Tuesday, October 12, 2010

Lunch with the Boys




Some people eat to live, while others live to eat. I, obviously, am one of the latter. Food, to me, is not just consumed for survival, but is the source of one of life’s simplest pleasures.



One of my like-minded friends, Noel- lawyer/blogger/all-around epicure- invited me to a BYOB (bring your own bottle) lunch with his fellow International Wine and Food Society members at, arguably, Manila’s best Spanish restaurant- La Tienda. I have dined a great number of times at this restaurant and I am hooked on Chef Javi’s Basque cooking. Noel texted me the lunch menu- which was a line-up of my favorite La Tienda dishes- and I immediately asked him to reserve seats for Matt and I. He promptly put us on the waitlist (IWFS members get priority booking, of course), and confirmed a few days before the dinner that we were in. Being a BYOB lunch, I ask Noel what wines I should bring. He graciously answers, “No need to bring bottles. I will bring wine for us.” Who would argue with that?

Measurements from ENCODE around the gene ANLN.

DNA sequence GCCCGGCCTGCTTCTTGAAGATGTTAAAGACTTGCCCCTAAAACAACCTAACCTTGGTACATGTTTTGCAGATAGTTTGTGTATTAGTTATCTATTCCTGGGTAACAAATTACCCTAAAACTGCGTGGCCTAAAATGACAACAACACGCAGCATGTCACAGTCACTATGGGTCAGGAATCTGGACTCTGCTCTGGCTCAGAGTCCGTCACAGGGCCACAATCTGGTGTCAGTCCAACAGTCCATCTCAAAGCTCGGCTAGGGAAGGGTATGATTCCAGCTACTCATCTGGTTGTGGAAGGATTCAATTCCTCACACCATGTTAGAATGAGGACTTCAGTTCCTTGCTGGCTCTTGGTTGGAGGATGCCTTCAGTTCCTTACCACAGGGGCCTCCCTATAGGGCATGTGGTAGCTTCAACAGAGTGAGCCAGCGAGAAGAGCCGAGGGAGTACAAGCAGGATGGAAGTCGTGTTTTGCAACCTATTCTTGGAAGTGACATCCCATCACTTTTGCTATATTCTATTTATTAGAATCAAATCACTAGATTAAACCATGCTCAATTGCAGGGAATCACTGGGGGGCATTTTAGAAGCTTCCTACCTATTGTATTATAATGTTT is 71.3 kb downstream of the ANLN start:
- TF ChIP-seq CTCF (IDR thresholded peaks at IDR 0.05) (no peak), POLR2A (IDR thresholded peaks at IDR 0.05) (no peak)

Aside from eating good food, drinking the best wines, and hanging out with a buddy I haven’t seen in a while, I was curious to see what an IWFS lunch would be like. This group of men, aside from their shared passion for wine and food, is an illustrious bundle of Manila’s captains of industry, politicians, professionals, expatriates and food industry giants. Their exposure to the finest cuisine, wines and spirits have brought them together to further glorify the pleasures that only fine dining could bring.